In the eastern province of Zhejiang, China, the city of Zhoushan is known for its passionate and powerful percussion music.
According to Fei Fan, a music teacher and director of the percussion team at the Zhejiang Ocean University, the size and number of drums and gongs performed with are all dependent upon the different musical scores they play.
In addition, the number of performers in every piece is different; sometimes, a big group can feature 15 to 20 people, and other times, it could only consist of 7 to 10.
A special “shisanfan” gong is also used in their performances, Fei said, adding that the instrument is “unique to Zhoushan percussion, so you won’t see the performance in other areas around China.”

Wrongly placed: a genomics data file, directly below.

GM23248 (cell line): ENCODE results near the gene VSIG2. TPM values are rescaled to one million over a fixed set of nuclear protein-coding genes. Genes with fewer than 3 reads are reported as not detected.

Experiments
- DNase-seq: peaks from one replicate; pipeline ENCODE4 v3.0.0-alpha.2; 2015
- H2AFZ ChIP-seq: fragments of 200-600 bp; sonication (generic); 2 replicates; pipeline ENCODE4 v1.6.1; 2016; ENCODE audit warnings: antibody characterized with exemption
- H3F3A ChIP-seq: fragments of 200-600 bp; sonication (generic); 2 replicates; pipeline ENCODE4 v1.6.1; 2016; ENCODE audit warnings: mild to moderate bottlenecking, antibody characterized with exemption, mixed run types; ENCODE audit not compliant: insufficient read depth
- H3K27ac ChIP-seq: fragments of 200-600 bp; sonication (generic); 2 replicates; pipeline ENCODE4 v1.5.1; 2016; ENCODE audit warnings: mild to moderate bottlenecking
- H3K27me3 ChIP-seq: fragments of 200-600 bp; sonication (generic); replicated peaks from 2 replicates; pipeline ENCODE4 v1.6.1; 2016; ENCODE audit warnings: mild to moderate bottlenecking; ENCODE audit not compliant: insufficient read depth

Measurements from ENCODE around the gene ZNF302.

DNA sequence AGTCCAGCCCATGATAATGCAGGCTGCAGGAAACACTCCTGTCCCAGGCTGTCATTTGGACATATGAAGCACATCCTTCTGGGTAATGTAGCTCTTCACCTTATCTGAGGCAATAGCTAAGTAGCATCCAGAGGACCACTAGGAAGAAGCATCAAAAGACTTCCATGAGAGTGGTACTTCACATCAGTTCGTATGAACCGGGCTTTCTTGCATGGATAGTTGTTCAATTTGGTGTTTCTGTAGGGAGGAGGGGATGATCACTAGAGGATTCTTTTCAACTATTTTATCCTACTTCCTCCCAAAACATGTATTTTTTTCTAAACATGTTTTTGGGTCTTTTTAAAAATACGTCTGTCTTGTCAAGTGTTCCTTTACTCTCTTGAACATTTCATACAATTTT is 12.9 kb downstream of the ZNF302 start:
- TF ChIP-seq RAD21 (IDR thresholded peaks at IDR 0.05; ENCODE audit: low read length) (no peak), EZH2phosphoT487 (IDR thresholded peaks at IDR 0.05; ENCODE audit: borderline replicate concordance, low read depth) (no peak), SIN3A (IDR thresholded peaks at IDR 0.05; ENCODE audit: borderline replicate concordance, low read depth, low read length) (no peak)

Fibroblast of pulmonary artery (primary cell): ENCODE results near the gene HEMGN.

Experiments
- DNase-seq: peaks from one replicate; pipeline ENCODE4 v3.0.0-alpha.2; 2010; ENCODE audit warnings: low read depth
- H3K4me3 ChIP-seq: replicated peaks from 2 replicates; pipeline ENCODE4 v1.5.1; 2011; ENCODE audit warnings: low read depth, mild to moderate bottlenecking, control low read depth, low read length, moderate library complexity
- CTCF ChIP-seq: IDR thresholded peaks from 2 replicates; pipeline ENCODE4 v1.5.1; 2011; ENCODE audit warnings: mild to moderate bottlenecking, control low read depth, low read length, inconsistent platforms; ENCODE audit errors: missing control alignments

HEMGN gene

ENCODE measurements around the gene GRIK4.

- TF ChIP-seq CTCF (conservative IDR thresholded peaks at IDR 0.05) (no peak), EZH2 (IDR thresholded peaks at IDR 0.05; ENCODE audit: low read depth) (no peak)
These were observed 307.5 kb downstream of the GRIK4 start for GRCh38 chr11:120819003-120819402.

Fei also explained that as Zhoushan people live by the sea, the music also reflects their “fishermen characteristics” giving off “vigorous and unconstrained” emotions through the melody.
In one particular piece, Fei pointed out that the music illustrates a scene where hundreds of dragons twist, turn and play in the sea.
“It also expresses the fishermen’s elation after a good catch,” Fei added.
Since its founding 12 years ago, the university’s percussion team is looking for more students to get to know the bold, inhibited and passionate musical local art form of Zhoushan.